Here's the CSX article in the Buffalo newspaper. Sorry, I meant to say Frontier yard, not Bison.
CSX Transportation said that traffic through the Frontier railyard will be cut in half. Some 200 to 250 layoffs are also expected.
Derek Gee / Buffalo News
Updated: 04/28/09 07:41 AM
CSX cuts back at Frontier Yard
‘Significant reductions’ are expected at the site
By George Pyle
NEWS BUSINESS REPORTER
In what a local union leader calls the culmination of years of “lies and false hopes” — and a bet against Buffalo’s industrial future — CSX Transportation Monday announced plans to sharply curtail switching operations at its Frontier Yard in Buffalo.
A company spokesman said managers had not yet settled on how many workers were to be let go. But union leaders said they expected some 200 to 250 workers to be laid off.
CSX spokesman Robert Sullivan released a brief statement that said the company expects “significant reductions” at Frontier, but said “there are no plans to close the yard at this time. While a small number of reductions will begin immediately, the larger number is not yet determined.”
The statement from the Floridabased transportation giant said that traffic through the rail yard, now some 800 cars a day, will be cut in half. Much of the traffic is to be shifted to Rochester and Syracuse in New York and to Ohio. Half of the cars being lost to Buffalo will still be processed in New York State, Sullivan said.
He said the moves in Buffalo are part of a company-wide review and reflect system-wide losses in business due to overall economic woes. Throughout the CSX system, which operates a 21,000 route-mile network east of the Mississippi River, 2,400 workers are on furlough and 30,000 rail cars are parked, Sullivan said.
Dave Kellner, president of Local 2020 of the Transport Workers Union in Buffalo, said the action is an abrupt reversal of what seemed to be the rail operator’s plans. As recently as six weeks ago, machinery and crews to upgrade the rail yard’s tracks and switching equipment were moved into place, only to be pulled out again a few weeks later.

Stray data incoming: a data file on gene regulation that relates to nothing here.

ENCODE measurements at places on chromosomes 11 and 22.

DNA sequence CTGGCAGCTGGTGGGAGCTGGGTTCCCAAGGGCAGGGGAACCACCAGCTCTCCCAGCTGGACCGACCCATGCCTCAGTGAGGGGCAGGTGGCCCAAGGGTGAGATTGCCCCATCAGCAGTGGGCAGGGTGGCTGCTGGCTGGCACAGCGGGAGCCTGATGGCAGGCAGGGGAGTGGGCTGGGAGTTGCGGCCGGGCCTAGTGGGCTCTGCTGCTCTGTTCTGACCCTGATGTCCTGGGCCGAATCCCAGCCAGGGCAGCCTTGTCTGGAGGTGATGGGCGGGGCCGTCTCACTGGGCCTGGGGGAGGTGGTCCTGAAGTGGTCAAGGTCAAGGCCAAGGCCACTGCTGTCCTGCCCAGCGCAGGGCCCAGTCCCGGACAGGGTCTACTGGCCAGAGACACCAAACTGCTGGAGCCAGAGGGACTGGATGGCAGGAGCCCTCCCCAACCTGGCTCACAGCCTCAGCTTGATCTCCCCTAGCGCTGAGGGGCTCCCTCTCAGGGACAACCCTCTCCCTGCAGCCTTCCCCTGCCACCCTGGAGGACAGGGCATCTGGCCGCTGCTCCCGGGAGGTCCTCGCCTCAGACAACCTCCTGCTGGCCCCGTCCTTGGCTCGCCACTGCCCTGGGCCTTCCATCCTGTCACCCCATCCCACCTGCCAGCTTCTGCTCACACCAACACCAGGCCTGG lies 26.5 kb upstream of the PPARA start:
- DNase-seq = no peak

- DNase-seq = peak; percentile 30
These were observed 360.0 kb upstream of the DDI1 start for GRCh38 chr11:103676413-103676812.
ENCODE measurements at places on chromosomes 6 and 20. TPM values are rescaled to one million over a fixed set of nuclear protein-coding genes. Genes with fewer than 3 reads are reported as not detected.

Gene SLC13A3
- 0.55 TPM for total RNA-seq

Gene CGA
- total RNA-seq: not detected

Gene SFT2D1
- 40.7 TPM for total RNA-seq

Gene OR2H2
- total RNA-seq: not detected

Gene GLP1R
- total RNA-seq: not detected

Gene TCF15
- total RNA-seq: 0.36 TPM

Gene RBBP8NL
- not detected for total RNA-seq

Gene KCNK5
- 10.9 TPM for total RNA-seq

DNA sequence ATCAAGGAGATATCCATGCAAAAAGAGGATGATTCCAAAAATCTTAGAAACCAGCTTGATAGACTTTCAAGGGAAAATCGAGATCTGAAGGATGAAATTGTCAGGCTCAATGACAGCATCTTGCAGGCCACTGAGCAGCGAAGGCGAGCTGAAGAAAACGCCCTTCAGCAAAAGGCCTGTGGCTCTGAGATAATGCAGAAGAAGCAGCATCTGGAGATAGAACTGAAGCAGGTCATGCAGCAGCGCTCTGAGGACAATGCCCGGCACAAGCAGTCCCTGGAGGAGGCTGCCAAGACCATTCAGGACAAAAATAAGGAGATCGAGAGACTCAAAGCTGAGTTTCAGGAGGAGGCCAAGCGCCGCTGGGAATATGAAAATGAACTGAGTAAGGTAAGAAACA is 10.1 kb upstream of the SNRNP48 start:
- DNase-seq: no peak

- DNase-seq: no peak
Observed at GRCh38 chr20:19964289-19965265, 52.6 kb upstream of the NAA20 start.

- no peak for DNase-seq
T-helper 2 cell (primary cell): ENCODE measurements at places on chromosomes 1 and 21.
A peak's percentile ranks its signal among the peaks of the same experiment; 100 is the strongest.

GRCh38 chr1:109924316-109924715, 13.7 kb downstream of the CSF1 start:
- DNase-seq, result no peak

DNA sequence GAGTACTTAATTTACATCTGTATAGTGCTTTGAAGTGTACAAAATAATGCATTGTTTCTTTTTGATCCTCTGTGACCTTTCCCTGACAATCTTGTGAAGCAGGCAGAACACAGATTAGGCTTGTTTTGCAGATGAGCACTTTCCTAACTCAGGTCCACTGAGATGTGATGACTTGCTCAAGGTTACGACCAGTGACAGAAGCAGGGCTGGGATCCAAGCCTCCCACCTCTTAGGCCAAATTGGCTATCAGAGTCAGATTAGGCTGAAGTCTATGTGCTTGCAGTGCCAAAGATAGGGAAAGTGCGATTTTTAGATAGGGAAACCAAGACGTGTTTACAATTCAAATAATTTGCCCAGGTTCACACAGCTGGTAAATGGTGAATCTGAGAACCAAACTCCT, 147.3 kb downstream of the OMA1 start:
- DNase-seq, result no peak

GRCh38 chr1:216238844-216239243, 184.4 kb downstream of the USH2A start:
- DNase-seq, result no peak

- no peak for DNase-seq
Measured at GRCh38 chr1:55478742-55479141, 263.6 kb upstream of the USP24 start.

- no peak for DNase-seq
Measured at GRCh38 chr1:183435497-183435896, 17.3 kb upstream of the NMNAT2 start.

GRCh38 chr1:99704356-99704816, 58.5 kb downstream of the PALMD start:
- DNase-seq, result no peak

“We used to be one of the busiest terminals around,” Kellner said. But, he said, ever since CSX took over operations from Conrail in 1998, with announced plans to expand local operations and add an upgraded fueling facility, the company’s interest in the Frontier Yards has seemed only to deteriorate. The fuel plant was built in Ohio instead and other improvements never came to pass.
“It’s been nothing but lies and false hopes,” Kellner said. “Somebody needs to be held accountable.”
Kellner also blamed the decline of CSX operations in New York on the state’s high tax burden.
Frontier Yard now employees some 800 workers, Kellner said, and up to 250 of them are expected to lose their jobs in the next few weeks. Another 125 workers had already been furloughed in recent weeks, he said.
Concern that the yard would be shut down attracted the attention of New York’s Sen. Charles E. Schumer and Rep. Brian Higgins. The two members of Congress sent a letter to CSX CEO Michael Ward urging that the Frontier Yard be kept in operation. Schumer spoke with Ward April 16, leaving the senator with the “distinct impression” that the facility would not be closed altogether.
Acknowledging that Monday’s announcement was not the complete closing of the yard, as had been feared in recent weeks, Kellner said, “Does that just mean they are keeping the night watchman on?”